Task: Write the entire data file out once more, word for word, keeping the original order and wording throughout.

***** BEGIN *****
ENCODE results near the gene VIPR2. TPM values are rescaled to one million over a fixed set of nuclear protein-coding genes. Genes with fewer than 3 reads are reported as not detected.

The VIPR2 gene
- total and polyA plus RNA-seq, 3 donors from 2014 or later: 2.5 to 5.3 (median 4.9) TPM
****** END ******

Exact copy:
ENCODE results near the gene VIPR2. TPM values are rescaled to one million over a fixed set of nuclear protein-coding genes. Genes with fewer than 3 reads are reported as not detected.

The VIPR2 gene
- total and polyA plus RNA-seq, 3 donors from 2014 or later: 2.5 to 5.3 (median 4.9) TPM